Houston’s Third Ward is suffering from both rapid gentrification and planning fatigue. Despite being under the jurisdiction of at least seven different neighborhood and city plans, there are three and four story townhouses being built on every other block that are all wildly unaffordable to the majority of Third Ward residents. The existence of a plan, without any ability to enforce or fund the initiatives that it details, is largely just a broken promise and people notice. Every time someone comes to a struggling community and claims that they can fix all of the problems, it gets people’s hopes up just to let them down when they inevitably fail to live up to the expectations that they have set. During a community meeting last weekend, residents talked about how worried they are about the construction around them and their concerns about the groups that are coming in proposing to help.
I’ve been thinking a lot about what it means to do ethical engagement in a community that has been under a microscope for years. It’s very easy to have good intentions and still be exploitative. It’s very easy to be an “askhole” where you demand input and engagement from people without offering anything in return.
Ethical engagement requires honesty. Honesty about what you can and cannot do. Honesty about what your goals are compared to what your community partners’ goals are. It takes an honest and active understanding of what power dynamics are at play. It takes being honest about what power you hold and exert over others, whether that power is perceived or real.
Ethical engagement requires persistence. Marginalized people who are treated more like a campaign stop than a community are exhausted. They have been poked and prodded and used as a resource to extract from rather than as intelligent human collaborators. Too often community engagement is a box to check off a list in service of a much larger project that offers no direct benefit to any of the community members. It is treated as a means to an end instead of an intentional and deliberate process.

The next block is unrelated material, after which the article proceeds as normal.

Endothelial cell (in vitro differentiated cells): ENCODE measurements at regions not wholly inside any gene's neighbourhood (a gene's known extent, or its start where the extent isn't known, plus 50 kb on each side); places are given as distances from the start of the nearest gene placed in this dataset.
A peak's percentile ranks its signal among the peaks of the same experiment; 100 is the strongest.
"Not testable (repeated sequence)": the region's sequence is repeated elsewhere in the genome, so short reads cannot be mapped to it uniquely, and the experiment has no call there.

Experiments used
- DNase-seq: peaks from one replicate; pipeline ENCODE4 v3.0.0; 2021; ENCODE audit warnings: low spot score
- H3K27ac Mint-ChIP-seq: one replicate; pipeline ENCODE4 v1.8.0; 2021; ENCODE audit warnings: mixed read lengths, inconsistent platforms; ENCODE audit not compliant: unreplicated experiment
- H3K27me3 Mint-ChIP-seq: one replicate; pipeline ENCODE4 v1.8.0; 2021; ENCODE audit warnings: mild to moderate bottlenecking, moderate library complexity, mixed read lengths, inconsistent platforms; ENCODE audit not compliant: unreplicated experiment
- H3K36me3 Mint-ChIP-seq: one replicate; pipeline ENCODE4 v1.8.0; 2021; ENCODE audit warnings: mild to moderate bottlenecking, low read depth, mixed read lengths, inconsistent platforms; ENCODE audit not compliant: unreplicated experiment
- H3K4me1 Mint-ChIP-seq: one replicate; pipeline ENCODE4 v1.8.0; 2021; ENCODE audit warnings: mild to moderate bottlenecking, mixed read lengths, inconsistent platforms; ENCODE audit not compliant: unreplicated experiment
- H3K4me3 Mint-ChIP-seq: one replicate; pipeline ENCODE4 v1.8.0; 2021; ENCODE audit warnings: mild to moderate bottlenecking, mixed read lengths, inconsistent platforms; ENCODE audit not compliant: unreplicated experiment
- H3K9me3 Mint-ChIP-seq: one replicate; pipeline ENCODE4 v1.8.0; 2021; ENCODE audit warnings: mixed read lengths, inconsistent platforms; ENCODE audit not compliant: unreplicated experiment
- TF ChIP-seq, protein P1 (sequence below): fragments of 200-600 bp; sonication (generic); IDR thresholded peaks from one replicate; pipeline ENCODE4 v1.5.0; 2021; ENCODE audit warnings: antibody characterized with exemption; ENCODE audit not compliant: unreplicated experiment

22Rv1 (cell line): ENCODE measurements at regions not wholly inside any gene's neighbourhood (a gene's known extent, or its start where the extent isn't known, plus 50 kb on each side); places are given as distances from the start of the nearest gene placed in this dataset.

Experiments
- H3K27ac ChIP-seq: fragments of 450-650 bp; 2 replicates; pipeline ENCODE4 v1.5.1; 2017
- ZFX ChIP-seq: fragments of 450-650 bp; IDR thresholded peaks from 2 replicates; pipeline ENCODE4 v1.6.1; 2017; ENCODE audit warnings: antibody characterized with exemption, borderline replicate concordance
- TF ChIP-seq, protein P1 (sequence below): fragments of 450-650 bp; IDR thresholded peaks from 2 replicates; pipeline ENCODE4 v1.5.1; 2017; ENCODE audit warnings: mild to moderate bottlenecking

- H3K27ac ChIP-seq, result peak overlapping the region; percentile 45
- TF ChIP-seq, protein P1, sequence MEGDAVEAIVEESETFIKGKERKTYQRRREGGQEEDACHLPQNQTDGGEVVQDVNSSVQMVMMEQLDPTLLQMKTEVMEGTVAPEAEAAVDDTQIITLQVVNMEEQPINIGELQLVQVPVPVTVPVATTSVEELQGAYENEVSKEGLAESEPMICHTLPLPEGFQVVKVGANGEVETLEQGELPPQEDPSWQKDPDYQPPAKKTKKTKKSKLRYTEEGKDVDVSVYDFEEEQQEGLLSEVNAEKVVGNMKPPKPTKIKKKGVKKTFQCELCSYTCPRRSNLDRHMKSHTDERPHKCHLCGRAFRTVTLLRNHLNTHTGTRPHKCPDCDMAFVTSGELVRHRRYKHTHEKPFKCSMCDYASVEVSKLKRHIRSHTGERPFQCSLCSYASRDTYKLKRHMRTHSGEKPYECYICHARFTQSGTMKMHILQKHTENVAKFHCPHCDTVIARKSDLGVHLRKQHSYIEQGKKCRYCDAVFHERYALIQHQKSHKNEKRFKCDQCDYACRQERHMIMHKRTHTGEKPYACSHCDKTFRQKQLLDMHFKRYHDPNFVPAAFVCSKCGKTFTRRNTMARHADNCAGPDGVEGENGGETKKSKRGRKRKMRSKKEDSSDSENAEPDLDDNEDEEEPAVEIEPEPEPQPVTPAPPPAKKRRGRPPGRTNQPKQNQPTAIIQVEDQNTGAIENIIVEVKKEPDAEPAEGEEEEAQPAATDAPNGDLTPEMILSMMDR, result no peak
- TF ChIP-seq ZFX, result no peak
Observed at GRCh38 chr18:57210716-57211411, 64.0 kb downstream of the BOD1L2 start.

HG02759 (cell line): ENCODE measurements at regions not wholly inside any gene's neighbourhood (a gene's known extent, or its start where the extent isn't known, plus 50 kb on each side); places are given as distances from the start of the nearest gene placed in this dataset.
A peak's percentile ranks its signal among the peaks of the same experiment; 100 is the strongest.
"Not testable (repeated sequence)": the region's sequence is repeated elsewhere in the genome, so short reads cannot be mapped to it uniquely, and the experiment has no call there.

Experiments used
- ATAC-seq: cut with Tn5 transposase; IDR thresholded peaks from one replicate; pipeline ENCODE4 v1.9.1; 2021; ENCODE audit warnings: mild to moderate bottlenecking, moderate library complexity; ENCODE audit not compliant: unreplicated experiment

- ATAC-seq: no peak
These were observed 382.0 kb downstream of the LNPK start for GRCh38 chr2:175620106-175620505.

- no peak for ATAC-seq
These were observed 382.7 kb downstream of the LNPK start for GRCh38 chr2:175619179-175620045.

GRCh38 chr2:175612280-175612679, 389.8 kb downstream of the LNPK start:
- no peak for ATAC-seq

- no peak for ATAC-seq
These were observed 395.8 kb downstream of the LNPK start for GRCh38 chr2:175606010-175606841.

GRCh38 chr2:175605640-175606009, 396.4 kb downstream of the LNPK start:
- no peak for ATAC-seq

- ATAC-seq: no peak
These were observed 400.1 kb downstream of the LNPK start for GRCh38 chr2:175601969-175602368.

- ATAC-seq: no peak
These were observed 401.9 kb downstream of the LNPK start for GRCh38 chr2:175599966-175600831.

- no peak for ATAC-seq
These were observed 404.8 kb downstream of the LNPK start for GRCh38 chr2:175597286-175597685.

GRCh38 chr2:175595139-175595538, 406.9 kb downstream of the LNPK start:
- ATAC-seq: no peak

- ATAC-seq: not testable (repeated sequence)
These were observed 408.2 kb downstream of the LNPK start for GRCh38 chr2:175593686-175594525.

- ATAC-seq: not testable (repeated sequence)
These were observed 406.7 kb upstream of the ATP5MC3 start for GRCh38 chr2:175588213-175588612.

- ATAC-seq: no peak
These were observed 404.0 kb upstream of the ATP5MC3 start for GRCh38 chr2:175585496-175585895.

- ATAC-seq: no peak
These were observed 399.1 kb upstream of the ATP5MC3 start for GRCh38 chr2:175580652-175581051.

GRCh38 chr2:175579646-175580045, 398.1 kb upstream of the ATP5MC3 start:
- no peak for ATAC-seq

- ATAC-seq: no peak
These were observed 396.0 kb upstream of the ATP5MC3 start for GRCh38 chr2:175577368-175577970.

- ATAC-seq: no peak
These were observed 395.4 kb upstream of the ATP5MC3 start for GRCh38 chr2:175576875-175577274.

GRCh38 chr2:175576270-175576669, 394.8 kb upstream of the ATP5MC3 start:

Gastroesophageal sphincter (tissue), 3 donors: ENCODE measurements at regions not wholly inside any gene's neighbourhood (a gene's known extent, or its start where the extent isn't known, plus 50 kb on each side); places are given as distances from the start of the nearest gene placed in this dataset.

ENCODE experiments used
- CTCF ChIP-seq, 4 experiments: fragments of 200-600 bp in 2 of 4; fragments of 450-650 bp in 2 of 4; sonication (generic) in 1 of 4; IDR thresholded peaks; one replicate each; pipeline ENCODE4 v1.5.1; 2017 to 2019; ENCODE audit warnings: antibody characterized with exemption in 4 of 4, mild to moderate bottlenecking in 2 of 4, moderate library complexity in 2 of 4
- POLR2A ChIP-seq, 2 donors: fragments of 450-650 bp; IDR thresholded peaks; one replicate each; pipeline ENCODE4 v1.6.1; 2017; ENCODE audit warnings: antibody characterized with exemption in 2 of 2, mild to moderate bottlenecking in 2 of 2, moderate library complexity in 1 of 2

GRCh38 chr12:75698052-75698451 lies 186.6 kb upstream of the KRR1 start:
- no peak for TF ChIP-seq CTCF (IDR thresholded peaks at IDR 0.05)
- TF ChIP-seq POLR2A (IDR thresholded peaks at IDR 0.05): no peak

I am so excited to have the opportunity to start working with Third Ward residents through the KGMCA-PRH Fellowship. I’m deeply passionate about connecting the stories and experiences of people to places and thinking about how spatial conditions and policies often compressed experiences to the same few blocks for a wide variety of people. The physical environment impacts us all in different ways and to an extent that we don’t often unpack. The roads we drive down, the corners where we wait for the bus, the streets that we avoid (intentionally or not), all tell a story about our experience with space and place. For me mapping is an active exercise in layering our personal realities over the frameworks of the past. It’s an active confrontation of how the city is built versus how it is actually used and experienced. Community mappings are an exercise in uplifting the stories that are omitted from the larger narrative of a city. They are also an exercise in working with folks to reevaluate the influence that the built environment has on them and how they might have more of an influence on the built environment in return. Community mappings are an act of reclaiming ones agency over a neighborhood that is changing around them. I’m excited to start working with residents on mapping the Third Ward.